Dominated As Things Are

There are several lines in Rilke’s The Man Watching that have resonated with me over the past year.  I memorized the poem nine or ten years ago while driving with Cathy through Left Hand Canyon. The poem begins, I can tell by the way the trees beat after so many dull days on my worried windowpanes that a storm is coming, and I hear the far-off fields say things I cannot bear without a friend, I cannot love without a sister.

As I write this I am watching trees bend wildly in the southwest winds that arrive every fall here on the Front Range. The house creaks and moans, the windows whistle, and the trees stretch toward the ground, dominated by the coming storm. Which brings me to a line later in the poem: What we choose to fight is so tiny. What fights us is so great. If only we would let ourselves be dominated as things are by some immense storm, then we could become strong too, and not need names.

The area in which I lived for a quarter century, where Long Island juts into the Great South Bay, is called Timber Point. The trees near the shore are permanently shaped by the winds, leaning to better withstand the Nor’easters that dominate the winter weather.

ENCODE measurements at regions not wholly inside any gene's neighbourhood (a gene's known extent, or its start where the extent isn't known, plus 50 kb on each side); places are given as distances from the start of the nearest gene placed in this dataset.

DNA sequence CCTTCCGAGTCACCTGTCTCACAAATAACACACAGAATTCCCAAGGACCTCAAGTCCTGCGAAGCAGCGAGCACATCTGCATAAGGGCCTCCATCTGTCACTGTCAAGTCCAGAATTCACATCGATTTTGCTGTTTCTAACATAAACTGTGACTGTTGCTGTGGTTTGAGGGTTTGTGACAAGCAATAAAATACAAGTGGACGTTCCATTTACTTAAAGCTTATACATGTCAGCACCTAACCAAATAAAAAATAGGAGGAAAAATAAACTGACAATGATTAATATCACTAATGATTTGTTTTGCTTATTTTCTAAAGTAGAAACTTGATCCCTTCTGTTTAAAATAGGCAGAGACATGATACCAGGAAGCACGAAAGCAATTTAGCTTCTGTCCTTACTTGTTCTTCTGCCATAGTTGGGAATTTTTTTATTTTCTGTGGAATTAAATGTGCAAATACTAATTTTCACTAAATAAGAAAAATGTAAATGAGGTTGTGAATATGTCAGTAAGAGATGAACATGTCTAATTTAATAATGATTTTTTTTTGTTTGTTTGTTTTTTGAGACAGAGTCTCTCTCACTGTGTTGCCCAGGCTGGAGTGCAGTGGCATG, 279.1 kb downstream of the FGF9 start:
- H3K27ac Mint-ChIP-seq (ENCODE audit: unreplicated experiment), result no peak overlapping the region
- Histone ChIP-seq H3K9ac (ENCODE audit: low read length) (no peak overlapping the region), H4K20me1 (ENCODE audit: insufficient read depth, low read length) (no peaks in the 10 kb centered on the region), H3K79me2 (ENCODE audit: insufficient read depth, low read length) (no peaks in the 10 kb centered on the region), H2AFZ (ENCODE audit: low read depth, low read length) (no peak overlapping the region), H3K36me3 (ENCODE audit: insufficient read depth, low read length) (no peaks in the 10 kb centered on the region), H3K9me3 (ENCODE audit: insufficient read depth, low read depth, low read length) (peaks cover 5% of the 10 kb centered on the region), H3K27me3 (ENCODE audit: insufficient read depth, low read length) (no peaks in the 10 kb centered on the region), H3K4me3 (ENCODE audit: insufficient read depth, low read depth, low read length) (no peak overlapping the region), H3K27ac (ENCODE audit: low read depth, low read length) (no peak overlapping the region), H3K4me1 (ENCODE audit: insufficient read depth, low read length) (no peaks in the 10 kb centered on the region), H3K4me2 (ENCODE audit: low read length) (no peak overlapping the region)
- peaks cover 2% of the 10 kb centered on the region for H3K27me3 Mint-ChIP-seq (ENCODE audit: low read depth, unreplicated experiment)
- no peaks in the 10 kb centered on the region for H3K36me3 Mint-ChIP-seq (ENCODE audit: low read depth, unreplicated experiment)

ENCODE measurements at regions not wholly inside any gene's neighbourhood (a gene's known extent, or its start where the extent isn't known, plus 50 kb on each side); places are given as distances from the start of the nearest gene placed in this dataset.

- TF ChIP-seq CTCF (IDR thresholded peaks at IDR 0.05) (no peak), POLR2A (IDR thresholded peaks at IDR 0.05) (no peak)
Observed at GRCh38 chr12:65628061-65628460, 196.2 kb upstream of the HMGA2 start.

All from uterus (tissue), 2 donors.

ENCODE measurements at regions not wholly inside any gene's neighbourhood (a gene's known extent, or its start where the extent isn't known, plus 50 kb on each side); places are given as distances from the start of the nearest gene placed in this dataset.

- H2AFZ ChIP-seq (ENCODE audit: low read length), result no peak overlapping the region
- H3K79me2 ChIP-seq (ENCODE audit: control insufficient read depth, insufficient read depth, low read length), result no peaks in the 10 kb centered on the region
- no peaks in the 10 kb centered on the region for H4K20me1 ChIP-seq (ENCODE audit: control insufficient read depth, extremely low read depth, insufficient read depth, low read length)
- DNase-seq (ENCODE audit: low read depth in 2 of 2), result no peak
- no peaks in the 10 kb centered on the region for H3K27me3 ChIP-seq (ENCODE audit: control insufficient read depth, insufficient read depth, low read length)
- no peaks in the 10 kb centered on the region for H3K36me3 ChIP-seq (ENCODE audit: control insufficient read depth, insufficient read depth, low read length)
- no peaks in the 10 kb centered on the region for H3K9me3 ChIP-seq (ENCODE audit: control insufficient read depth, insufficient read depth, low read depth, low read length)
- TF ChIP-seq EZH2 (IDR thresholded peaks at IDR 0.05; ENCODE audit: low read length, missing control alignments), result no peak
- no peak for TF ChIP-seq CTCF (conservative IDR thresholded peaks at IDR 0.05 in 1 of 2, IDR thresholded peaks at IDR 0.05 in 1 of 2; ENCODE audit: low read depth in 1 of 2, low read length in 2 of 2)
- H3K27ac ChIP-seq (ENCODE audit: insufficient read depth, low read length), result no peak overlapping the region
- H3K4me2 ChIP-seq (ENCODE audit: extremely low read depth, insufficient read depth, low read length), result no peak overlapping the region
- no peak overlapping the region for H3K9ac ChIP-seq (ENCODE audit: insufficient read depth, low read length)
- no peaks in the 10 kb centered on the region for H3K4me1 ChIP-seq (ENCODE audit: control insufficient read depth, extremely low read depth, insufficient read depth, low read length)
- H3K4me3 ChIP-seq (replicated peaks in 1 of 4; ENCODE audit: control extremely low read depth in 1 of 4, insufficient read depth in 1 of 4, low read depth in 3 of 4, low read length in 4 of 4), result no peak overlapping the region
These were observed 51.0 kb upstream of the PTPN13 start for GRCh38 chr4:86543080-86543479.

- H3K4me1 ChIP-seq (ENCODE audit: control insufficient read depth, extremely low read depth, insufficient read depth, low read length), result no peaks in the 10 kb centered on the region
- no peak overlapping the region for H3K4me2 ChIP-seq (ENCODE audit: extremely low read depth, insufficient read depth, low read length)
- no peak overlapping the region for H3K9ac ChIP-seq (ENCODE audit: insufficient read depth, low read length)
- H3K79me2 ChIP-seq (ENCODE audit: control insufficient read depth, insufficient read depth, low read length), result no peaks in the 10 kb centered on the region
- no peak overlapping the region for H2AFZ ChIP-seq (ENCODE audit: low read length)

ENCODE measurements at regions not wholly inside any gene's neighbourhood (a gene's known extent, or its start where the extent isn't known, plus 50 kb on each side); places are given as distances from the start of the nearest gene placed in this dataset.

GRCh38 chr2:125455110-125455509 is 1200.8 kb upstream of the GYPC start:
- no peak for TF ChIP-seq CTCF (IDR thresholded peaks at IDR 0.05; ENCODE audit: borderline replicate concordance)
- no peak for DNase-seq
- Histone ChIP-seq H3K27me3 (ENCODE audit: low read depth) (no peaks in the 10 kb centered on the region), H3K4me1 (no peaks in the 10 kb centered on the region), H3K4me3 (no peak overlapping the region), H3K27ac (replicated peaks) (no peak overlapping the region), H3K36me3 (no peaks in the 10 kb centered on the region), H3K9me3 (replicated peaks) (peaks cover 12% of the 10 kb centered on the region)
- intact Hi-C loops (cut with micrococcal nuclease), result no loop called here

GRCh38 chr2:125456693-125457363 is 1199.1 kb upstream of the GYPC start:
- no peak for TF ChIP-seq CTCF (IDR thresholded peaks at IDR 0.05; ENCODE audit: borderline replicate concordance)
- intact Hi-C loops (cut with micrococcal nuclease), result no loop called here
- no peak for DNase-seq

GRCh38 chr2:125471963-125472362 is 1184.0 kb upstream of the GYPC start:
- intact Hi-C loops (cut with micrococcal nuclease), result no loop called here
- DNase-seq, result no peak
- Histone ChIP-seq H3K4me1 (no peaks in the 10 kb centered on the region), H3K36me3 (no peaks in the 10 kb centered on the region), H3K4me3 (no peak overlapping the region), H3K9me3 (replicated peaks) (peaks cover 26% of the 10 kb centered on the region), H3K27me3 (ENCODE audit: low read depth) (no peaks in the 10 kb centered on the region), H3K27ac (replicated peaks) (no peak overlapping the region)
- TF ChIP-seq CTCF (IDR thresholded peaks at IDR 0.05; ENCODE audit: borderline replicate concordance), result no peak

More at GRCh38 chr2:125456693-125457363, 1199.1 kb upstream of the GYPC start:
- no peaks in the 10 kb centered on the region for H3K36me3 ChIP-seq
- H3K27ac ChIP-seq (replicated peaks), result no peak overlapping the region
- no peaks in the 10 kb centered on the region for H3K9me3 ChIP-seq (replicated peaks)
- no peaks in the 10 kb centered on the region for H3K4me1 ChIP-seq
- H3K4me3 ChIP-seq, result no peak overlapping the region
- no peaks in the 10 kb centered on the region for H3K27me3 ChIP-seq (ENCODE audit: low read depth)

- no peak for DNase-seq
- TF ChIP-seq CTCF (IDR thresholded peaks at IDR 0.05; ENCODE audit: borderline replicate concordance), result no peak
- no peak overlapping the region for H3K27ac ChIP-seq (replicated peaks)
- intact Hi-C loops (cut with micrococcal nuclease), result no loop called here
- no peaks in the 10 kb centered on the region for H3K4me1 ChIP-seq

The winds on the Front Range are not frequent enough to shape the trees, so they never permanently yield like the birch, oaks, and sugar maples of Timber Point. But when the storms arrive, the Colorado cottonwoods and limber pines yield to the elements about them.

Humans are not so good at yielding to the elements about us. As a man, it was in my nature to want to dominate, not be dominated by. I brought myself with myself when I transitioned, and I still fight against the winter wind, refusing to yield. On occasion the winds have almost toppled me. Still, I persist. I may as well push a rope.